Memoirs of a Revolutionist : Part 3: Siberia, Section 7
(1842 - 1921) ~ Russian Father of Anarcho-Communism : As anarchism's most important philosophers he was in great demand as a writer and contributed to the journals edited by Benjamin Tucker (Liberty), Albert Parsons (Alarm) and Johann Most (Freiheit). Tucker praised Kropotkin's publication as "the most scholarly anarchist journal in existence." (From : Spartacus Educational Bio.)
• "...outside of anarchism there is no such thing as revolution." (From : "Revolutionary Government," by Peter Kropotkin, 18....)
• "...let us remember that if exasperation often drives men to revolt, it is always hope, the hope of victory, which makes revolutions." (From : "The Spirit of Revolution," by Peter Kropotkin, fi....)
• "As to parliamentary rule, and representative government altogether... It is becoming evident that it is merely stupid to elect a few men, and to entrust them with the task of making laws on all possible subjects, of which subject most of them are utterly ignorant." (From : "Process Under Socialism," by Peter Kropotkin, 188....)
Part 3: Siberia, Section 7
The higher administration of Siberia was influenced by excellent intentions, and I can only repeat that, everything considered, it was far better, far more enlightened, and far more interested in the welfare of the country than the administration of any other province of Russia. But it was an administration, -- a branch of the tree which had its root at St Petersburg, and that was quite sufficient to paralyze all its excellent intentions, and to make it interfere with all beginnings of local spontaneous life and progress. Whatever was started for the good of the country by local men was looked at with distrust, and was immediately paralyzed by hosts of difficulties which came, not so much from the bad intentions of men, -- men, as a rule, are better than institutions, -- but simply because they belonged to a pyramidal, centralized administration. The very fact of its being a government which had its source in a distant capital caused it to look upon everything from the point of view of a functionary of the government who thinks, first of all, about what his superiors will say, and how this or that will appear in the administrative machinery, and not of the interests of the country.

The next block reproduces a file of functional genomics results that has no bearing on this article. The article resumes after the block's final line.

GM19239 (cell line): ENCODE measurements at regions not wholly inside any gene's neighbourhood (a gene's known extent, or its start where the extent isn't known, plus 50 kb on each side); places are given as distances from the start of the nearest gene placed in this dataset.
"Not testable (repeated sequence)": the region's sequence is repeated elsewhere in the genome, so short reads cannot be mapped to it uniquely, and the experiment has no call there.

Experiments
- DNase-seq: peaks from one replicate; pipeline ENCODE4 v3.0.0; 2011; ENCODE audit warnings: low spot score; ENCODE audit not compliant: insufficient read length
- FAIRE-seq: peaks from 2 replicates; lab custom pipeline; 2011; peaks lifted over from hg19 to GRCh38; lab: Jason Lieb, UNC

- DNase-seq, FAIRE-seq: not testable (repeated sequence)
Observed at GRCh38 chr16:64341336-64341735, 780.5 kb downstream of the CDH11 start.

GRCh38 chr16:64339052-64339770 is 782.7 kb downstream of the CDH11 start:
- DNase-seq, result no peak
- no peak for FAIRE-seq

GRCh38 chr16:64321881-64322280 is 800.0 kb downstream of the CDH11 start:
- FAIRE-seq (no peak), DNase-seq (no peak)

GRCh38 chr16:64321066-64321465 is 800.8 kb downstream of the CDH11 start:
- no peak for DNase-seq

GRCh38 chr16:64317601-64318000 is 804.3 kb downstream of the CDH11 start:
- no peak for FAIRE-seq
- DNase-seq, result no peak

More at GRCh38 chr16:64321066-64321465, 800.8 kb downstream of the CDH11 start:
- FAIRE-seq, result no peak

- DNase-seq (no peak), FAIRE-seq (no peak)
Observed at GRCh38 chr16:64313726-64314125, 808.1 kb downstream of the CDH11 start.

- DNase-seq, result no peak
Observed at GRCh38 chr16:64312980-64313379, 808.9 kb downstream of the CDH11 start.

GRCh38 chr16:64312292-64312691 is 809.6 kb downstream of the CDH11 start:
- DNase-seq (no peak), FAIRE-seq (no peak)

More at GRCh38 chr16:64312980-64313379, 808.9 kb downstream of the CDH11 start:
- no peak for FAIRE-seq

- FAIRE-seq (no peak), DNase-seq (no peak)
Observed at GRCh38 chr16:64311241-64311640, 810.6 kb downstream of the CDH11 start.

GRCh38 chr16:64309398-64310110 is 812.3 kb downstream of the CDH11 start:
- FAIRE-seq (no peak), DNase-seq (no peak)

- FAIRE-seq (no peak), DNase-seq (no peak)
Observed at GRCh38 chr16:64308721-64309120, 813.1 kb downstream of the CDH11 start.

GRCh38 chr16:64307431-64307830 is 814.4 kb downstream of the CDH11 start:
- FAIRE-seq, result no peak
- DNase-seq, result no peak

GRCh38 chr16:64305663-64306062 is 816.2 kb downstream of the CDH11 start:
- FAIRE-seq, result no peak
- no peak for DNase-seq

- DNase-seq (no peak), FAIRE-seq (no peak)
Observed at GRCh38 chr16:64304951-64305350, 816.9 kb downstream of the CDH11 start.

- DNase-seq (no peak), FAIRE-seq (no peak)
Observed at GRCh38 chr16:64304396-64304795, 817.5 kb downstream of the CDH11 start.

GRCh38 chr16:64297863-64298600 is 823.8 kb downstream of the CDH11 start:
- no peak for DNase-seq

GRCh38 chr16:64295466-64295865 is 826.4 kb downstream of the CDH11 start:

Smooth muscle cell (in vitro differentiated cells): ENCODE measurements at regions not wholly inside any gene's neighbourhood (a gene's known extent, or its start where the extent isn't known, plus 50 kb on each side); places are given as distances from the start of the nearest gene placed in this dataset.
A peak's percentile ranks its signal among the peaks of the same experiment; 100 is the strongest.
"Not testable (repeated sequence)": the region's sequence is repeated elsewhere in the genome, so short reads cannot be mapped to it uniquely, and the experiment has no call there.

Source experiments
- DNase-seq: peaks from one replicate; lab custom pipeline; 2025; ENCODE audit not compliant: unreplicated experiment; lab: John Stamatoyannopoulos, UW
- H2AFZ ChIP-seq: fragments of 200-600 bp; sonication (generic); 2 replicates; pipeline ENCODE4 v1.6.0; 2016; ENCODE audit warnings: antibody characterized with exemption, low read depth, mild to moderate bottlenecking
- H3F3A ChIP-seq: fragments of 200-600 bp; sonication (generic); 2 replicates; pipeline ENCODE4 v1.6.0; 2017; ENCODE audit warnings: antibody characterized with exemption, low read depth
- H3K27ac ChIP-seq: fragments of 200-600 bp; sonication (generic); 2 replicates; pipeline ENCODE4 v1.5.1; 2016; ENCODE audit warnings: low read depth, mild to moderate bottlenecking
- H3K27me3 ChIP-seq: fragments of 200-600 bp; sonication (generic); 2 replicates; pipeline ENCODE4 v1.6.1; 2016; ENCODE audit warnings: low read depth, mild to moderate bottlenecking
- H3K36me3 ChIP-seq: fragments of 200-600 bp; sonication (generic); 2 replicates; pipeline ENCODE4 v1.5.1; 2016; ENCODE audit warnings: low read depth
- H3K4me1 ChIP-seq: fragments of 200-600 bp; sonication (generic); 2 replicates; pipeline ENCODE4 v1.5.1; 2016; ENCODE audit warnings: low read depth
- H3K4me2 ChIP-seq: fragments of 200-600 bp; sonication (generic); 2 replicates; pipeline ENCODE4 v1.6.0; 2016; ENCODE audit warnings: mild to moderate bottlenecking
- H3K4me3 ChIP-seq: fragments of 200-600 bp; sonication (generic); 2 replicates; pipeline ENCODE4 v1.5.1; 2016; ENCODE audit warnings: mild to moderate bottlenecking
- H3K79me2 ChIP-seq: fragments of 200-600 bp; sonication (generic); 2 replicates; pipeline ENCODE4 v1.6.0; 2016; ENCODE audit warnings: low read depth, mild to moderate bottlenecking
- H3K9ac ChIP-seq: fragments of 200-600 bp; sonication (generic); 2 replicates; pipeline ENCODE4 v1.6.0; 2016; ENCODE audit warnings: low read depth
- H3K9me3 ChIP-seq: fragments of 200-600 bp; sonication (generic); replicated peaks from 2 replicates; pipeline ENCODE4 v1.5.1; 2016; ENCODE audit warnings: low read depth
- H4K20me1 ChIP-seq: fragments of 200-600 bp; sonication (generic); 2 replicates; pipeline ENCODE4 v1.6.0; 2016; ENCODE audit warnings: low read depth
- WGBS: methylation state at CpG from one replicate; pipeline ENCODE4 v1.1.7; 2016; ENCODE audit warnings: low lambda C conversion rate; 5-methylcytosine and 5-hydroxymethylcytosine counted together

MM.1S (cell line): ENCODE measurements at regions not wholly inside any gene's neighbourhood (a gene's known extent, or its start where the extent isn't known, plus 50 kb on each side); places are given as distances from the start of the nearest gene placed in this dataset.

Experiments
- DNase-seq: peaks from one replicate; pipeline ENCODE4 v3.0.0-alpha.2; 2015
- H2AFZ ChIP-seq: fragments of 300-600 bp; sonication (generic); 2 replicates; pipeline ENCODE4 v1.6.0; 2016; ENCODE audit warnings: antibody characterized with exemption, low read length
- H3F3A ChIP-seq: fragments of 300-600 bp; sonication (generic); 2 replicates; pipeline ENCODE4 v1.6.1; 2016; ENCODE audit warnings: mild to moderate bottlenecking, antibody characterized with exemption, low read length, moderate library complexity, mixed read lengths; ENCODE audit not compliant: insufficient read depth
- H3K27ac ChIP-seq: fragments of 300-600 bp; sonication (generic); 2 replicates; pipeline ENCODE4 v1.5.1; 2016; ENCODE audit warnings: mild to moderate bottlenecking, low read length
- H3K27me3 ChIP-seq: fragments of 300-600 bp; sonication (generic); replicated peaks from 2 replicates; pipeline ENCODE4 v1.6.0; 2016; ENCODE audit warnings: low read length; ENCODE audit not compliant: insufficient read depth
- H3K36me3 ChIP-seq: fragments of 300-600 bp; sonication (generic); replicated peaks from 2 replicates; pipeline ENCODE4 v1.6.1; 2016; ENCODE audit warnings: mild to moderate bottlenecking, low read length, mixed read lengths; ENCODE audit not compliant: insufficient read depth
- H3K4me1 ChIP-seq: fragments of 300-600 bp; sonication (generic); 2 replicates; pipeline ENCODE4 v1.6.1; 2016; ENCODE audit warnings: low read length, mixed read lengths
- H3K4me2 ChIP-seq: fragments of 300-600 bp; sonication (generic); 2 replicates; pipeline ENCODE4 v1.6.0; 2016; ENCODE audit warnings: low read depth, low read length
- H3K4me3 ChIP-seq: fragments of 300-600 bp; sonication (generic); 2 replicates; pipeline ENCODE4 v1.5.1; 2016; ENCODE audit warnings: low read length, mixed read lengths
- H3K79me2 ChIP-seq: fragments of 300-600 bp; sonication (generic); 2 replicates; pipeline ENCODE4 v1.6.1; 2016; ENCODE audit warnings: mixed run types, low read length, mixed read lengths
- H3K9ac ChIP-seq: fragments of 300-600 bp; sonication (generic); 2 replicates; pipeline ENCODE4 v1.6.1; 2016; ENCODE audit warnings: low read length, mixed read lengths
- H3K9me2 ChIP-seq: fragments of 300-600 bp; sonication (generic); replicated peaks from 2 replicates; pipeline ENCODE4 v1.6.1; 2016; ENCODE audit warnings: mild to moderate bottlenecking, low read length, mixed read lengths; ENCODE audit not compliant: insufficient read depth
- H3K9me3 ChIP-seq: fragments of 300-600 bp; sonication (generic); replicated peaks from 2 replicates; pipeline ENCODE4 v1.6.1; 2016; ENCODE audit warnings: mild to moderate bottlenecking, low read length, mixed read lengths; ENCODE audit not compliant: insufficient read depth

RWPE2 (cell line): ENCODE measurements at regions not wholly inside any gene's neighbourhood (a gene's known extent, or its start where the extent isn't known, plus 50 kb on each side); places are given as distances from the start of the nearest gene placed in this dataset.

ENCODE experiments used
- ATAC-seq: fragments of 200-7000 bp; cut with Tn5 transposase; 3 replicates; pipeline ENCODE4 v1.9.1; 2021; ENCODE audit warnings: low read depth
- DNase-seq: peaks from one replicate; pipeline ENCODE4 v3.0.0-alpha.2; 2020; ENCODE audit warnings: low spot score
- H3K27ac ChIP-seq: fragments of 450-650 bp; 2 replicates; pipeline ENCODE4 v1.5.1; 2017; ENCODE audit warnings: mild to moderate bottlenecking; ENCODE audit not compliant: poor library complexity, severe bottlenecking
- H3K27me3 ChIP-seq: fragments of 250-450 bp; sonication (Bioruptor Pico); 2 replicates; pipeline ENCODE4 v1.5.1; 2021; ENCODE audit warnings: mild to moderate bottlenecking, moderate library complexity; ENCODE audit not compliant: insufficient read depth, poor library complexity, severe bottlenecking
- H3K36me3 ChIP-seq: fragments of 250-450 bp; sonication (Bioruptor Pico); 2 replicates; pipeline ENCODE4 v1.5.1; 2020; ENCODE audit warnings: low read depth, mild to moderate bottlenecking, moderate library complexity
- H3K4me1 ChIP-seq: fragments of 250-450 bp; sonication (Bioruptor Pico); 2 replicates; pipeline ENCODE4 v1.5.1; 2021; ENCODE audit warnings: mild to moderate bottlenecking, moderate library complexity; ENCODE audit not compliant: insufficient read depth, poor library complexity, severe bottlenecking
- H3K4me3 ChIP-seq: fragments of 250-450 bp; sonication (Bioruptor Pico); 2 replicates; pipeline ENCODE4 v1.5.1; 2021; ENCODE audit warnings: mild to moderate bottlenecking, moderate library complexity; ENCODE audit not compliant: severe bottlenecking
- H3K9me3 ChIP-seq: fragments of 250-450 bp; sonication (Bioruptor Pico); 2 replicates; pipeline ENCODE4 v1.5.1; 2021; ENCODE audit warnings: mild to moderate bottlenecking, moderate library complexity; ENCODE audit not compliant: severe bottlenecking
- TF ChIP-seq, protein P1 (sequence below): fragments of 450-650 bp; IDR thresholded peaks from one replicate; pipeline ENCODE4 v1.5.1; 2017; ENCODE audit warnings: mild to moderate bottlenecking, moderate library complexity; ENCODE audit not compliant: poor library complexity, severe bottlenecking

Gradually I turned my energy more and more toward scientific exploration. In 1865 I explored the western Sayáns, where I got a new glimpse into the structure of the Siberian highlands, and came upon another important volcanic region on the Chinese frontier; and finally, next year, I undertook a long journey to discover a direct communication between the gold mines of the Yakútsk province (on the Viím and the Olókma) and Transbaikália. For several years (1860-64) the members of the Siberian expedition had tried to find such a passage, and had endeavored to cross the series of very wild stony parallel ridges which separate these mines from Transbaikália; but when they reached that region, coming from the south, and saw before them these dreary mountains spreading for hundreds of miles northward, all of them, save one who was killed by natives, returned southward. It was evident that, in order to be successful, the expedition must move from the north to the south, -- from the dreary and unknown wilderness to the warmer and populated regions. It also happened that while I was preparing for the expedition, I was shown a map which a native had traced with his knife on a piece of bark. This little map -- splendid example, by the way, of the usefulness of the geometrical sense in the lowest stages of civilization, and one which would consequently interest A R Wallace - so struck me by its seeming truth to nature that I fully trusted to it, and began my journey, following the indications of the map. In company with a young and promising naturalist, Polakóff, and a topographer, I went first down the Léna to the northern gold mines. There we equipped our expedition, taking provisions for three months, and started southward. An old Yakút hunter, who twenty years before had once followed the passage indicated on the Tungus map, undertook to act for us as guide, and to cross the mountain region, -- full 250 miles wide, -- following the river valleys and gorges indicated by the knife of the Tungus on the birch-bark map. He really accomplished this wonderful feat, although there was no track of any sort to follow, and all the valleys that one sees from the top of a mountain pass, all equally filled with woods, seem, to the unpracticed eye, to be absolutely alike.